It might be hard to imagine now, but there was a time when the average home had only a single Internet connected device in it. This beige box, known as a “desktop computer” in those olden days, was a hub of information and productivity for the whole family. There was a good chance you might even need to wait for your turn to use it, since it’s not like you had a personal device in your pocket that let you log on from
the bathroom whatever room you might be in at the time. Which is just as well, since even if you had broadband back then, you certainly weren’t shooting it around the house with the Magic Internet Beams that we take for granted now.
Things are a lot more complicated today. Your computer(s) are only part of the equation. Now there’s mobile phones and tablets sharing your Internet connection, in addition to whatever smart gadgets you’ve brought into the mix. When your doorbell and half the light bulbs in the house have their own IP address, it takes more than a fresh copy of Norton AntiVirus to keep everything secure.
Which is precisely what Cigent Technology says the Recon Sentinel was designed for. Rather than protecting a single computer or device, this little gadget is advertised as being able to secure your entire network by sniffing out suspicious activity and providing instant notifications when new hardware is connected. According to the official whitepaper, it also runs a honeypot service Cigent calls a “cyber deception engine” and is capable of deploying “Active Defense Countermeasures” to confuse malicious devices that attempt to attack it.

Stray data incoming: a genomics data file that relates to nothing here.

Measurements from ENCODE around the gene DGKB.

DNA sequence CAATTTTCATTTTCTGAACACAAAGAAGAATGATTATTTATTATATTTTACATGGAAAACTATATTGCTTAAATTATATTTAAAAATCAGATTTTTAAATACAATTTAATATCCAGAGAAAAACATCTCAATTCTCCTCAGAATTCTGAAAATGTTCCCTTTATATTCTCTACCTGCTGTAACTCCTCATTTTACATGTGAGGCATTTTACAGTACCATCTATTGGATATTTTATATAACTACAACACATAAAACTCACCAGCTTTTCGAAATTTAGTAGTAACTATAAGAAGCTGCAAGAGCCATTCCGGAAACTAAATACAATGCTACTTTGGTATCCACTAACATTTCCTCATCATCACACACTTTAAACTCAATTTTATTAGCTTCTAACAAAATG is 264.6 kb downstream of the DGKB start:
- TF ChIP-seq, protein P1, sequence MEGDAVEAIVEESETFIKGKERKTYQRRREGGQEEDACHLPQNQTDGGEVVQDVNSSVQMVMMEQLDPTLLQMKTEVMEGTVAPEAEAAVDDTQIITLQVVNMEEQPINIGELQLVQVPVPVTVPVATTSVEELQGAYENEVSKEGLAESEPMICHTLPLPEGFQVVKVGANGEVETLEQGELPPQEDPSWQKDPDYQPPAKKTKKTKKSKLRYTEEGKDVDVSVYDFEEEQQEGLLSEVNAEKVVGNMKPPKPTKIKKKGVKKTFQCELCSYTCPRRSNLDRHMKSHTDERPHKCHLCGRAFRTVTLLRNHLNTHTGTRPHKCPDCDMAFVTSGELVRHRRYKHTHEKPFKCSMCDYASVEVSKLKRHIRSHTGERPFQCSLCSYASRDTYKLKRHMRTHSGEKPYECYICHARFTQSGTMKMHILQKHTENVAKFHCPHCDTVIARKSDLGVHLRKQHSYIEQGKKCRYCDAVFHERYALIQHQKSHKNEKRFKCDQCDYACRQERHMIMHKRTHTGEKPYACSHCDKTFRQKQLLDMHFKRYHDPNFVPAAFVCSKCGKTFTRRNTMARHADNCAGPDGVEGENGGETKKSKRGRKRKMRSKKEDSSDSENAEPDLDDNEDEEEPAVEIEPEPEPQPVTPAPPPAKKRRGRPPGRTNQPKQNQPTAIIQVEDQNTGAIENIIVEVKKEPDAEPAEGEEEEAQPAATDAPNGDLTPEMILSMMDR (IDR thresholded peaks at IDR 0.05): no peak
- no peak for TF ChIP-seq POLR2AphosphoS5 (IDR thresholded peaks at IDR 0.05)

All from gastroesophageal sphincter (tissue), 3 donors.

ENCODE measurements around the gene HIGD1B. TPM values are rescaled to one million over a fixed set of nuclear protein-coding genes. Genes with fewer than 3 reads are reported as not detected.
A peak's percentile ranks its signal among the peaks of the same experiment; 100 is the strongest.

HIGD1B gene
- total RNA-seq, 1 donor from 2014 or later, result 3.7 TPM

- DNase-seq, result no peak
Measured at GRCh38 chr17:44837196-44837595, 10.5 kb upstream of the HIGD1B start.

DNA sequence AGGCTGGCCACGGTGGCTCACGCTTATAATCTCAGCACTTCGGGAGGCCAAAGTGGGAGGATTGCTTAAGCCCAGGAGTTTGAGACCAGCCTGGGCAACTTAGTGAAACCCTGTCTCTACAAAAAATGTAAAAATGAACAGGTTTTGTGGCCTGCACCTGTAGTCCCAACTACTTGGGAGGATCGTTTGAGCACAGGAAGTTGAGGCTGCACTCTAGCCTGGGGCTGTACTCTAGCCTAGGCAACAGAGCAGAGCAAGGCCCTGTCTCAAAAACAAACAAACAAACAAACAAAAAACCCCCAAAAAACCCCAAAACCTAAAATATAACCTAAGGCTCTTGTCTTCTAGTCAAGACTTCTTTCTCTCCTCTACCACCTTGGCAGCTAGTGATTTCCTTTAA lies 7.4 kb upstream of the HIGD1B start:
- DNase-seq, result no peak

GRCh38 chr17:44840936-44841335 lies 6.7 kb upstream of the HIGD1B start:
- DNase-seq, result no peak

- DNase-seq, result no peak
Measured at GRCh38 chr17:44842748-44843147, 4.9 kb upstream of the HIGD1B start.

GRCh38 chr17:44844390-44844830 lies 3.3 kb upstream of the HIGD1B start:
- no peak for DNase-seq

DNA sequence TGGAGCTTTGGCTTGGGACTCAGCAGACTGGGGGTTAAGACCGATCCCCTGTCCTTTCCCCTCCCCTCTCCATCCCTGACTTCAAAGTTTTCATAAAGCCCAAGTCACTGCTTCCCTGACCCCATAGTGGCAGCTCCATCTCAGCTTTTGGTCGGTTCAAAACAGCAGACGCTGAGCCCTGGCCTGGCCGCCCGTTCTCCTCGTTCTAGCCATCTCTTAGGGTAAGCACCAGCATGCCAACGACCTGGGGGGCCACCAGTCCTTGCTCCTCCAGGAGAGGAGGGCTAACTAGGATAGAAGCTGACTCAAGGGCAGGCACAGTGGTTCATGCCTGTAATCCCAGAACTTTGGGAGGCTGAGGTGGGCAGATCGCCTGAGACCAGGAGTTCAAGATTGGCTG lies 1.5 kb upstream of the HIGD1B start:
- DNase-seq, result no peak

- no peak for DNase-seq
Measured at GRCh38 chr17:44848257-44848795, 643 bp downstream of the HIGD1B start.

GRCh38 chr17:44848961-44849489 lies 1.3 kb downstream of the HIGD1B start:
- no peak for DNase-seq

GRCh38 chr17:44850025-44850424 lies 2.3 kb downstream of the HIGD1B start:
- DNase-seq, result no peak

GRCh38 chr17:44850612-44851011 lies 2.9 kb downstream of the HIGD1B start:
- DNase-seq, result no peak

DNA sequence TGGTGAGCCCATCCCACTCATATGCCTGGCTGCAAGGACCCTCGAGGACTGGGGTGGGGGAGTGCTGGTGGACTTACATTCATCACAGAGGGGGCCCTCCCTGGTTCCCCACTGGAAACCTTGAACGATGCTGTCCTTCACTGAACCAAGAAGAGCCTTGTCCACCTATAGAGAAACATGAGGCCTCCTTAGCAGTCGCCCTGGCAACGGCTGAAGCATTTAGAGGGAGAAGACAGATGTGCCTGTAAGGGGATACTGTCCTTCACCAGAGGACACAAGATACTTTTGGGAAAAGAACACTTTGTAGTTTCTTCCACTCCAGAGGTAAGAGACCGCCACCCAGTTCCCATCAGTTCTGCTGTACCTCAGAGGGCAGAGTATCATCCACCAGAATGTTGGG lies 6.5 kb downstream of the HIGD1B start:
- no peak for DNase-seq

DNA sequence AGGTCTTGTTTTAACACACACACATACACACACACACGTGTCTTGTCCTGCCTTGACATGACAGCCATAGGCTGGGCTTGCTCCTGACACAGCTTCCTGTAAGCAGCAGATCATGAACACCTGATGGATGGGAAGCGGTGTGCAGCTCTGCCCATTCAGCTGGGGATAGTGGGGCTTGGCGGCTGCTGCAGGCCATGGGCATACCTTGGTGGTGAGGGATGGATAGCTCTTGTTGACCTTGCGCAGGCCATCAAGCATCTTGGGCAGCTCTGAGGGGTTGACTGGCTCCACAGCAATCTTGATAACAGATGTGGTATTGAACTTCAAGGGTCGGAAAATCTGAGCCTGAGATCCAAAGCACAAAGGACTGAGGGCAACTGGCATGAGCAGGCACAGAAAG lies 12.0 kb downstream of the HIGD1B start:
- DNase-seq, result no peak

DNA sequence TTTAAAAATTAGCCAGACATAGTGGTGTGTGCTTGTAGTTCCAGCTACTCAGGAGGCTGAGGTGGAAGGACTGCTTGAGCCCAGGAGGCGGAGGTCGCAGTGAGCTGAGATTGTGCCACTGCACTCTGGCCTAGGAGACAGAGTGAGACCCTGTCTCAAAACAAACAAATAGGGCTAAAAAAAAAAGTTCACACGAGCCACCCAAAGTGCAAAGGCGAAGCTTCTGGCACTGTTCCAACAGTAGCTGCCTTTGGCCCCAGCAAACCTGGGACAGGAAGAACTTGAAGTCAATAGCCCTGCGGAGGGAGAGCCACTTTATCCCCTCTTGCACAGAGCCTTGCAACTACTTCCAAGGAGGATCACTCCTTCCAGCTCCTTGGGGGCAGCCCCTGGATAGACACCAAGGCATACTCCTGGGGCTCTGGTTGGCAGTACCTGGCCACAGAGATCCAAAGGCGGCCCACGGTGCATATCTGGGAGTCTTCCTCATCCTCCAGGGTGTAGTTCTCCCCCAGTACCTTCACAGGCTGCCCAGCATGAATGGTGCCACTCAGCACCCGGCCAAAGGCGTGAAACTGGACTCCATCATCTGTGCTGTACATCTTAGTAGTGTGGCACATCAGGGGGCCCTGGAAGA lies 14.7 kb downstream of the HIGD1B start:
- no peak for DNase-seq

It certainly sounds impressive. But for $149.99 plus an annual subscription fee, it better. If you’re hoping this teardown will tell you if it’s worth springing for the $899.99 Lifetime Subscription package, don’t get too excited. This isn’t a review, we’re only interested in cracking this thing open and seeing what makes it tick.
Continue reading “Teardown: Recon Sentinel” →
With a new decade looming over us, the hot new thing for hackers and makers everywhere is to build cyberdecks to go with the flashy black-and-neon clothing that the sci-fi films of old predicted we’d all be wearing come next year. [Phil Hagelberg] has been designing one based on his own ergonomic keyboard, prioritizing not only form but also function.
The Atreus mechanical keyboard has a split layout that foregoes the traditional typewriter-inherited staggered arrangement in favor of one that better fits the user’s hands. The reduced number of keys limits hand movement for a more comfortable writing experience, however if you use function keys often, the trade-off is that you’ll need to use an auxiliary key to access them.
The deck [Phil] documents for us here is built from the ground up around that same design and aims to be small enough for travel, yet pleasant enough for serious use. It’s gone through four revisions so far, including an interesting one where the keyboard is laid out on the sides for using while standing up. As for the brains of the machine, the past revisions have used different flavors of Raspberry Pi and even a Samsung Galaxy S4 phone, though the latest model has a Pine64 running the show. How much has changed between each finished prototype really goes to show that you don’t have to get it right the first time, and it’s always good to experiment with a new idea to see what works.
[Phil] is now moving onto a fifth prototype, and hopes to eventually sell kits for building the whole cyberdeck along with the kits already available for the standalone keyboard. We’ve been struck by the creativity shown in these cyberdeck builds, which range from reusing retro computer shells to completely printing out a whole new one for a unique look. We can’t say for sure if this custom form-factor will eventually surpass mass-produced laptops, but it sure would be hella cool if it did.